To be on the safe side, it’s better to soak the new terracotta pot in boiling water and seal it with aquarium-safe silicone before using it in your tank.

What do you think?

As always, the above is just my own opinion, and I would love to hear your thoughts and story in the comments below.

There are other materials to make your aquarium decoration. Epoxy resin is one that comes to mind.

If you found this article helpful, please share it with your friends and family who are looking for safe and stylish ways to decorate their aquarium.

Article Sources:

  1. Environmental Characteristics of Clays and Clay Mineral Deposits []
  2. Clay Types, Geology, Properties and Color Chart (GcCeramics) []
  3. Ceramics [Government of Western Australia]
  4. Clay Body Porosity [DigitalFire]
  5. Using Polymer Clay in Fish Tanks or Snow Globes [Sculpey]
  6. Ceramics 101 [Skutt]
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1 thought on “Is Clay Safe for Aquariums? (Ceramics & Polymers)”

  1. Just a couple of clarifications and some questions:
    The amounts of temper (grog) in earthenware and stoneware varies depending on the firing method, with rapid heating and cooling demanding more temper to combat thermal shock. Temper is not always grog and there are options which result in a relatively smooth finish in both earthenware and stoneware. Earthenware allows for burnishing, which will create very smooth surface finishes without adding glaze chemicals (the shine diminishes at higher heats). Stoneware does still retain some porosity (though less than earthenware). The ‘high heat’ of terracotta firing doesn’t change the chemical components that you are concerned about elsewhere. Low-firing of clay is possible in a bonfire setting, and clay is common in my area of the world. I would love to delve more into this topic on a practical side, but I am restricted by my current circumstances.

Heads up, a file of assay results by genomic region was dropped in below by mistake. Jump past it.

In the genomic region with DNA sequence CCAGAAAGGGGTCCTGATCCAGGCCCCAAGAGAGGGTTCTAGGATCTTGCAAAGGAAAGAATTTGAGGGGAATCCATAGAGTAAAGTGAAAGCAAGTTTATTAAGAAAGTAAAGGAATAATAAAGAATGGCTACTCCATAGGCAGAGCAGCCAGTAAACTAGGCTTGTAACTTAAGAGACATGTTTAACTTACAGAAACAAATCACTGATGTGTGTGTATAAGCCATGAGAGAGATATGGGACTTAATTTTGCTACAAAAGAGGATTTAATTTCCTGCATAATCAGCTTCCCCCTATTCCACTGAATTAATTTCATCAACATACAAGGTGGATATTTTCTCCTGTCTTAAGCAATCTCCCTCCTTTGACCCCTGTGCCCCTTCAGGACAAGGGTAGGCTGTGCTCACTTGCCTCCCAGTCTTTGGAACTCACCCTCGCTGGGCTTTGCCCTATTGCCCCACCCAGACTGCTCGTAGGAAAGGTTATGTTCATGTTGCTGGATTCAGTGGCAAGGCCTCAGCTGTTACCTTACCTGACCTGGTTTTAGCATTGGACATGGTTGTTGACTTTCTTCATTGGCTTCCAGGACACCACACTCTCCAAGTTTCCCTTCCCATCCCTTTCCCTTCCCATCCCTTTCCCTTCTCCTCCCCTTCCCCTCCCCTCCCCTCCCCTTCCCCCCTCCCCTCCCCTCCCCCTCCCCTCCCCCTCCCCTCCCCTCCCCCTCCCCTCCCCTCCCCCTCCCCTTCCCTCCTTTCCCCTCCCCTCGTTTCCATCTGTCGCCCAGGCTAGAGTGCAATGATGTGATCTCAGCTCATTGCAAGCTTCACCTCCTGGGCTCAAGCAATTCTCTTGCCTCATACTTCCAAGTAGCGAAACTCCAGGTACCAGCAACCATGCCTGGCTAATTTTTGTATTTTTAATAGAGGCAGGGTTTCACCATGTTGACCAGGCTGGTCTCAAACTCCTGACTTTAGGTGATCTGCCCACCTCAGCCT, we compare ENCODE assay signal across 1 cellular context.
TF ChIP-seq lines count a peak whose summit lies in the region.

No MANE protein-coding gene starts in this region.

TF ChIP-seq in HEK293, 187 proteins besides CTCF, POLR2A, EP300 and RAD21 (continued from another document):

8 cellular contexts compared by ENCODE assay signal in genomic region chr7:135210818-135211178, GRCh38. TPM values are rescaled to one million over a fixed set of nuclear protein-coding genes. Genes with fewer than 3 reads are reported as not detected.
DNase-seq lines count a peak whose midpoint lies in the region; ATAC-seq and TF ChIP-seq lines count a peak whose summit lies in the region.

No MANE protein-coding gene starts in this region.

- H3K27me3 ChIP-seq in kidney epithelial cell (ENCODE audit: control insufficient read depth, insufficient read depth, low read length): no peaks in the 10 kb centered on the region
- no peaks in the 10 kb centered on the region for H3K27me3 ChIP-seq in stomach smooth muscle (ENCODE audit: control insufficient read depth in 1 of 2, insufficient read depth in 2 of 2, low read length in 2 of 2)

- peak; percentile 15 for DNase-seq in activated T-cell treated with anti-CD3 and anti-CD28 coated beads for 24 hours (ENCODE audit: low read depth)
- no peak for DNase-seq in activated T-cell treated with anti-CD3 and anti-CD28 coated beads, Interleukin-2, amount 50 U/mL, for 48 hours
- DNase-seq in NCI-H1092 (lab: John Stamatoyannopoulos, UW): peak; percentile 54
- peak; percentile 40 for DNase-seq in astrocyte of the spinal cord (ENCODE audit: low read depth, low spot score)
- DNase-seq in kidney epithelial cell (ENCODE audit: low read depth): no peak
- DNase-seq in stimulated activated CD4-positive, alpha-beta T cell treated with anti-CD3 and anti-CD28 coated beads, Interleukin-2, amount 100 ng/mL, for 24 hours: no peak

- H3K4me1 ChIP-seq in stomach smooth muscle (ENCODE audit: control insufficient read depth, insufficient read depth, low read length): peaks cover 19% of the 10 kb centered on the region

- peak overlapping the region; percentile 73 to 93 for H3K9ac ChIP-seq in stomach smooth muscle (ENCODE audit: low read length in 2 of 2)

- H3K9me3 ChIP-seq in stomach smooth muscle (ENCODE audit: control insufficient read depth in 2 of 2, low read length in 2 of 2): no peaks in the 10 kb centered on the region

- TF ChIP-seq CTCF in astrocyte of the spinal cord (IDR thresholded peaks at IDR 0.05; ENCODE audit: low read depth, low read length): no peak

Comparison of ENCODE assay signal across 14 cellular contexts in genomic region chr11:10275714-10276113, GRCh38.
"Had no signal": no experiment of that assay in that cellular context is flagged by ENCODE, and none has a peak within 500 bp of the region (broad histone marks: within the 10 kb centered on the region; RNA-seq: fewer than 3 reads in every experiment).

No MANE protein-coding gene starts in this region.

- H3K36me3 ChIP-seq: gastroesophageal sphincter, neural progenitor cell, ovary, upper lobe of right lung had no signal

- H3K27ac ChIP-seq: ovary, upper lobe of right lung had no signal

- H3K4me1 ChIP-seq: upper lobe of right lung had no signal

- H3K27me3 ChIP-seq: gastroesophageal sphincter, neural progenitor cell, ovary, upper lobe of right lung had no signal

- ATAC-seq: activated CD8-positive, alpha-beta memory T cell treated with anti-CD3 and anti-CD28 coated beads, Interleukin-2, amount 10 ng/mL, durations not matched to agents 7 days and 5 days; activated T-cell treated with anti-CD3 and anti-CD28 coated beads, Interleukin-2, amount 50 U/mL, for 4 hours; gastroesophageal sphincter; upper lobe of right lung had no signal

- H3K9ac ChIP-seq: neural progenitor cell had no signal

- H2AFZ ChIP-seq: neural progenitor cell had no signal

I’m left with these questions: Would soaking, as with wood components, reduce the risk of seepage? Would seepage from clay be likely to harm fish given the dilution involved and regular water changes? Do you know any details about clay filter materials? Would it be possible to increase bacterial filtration by adding porous earthenware features near the filter outflow? Can the higher iron content in red earthenware be accessed by iron-loving plants in a tank? I would love to hear if you know any more details about this!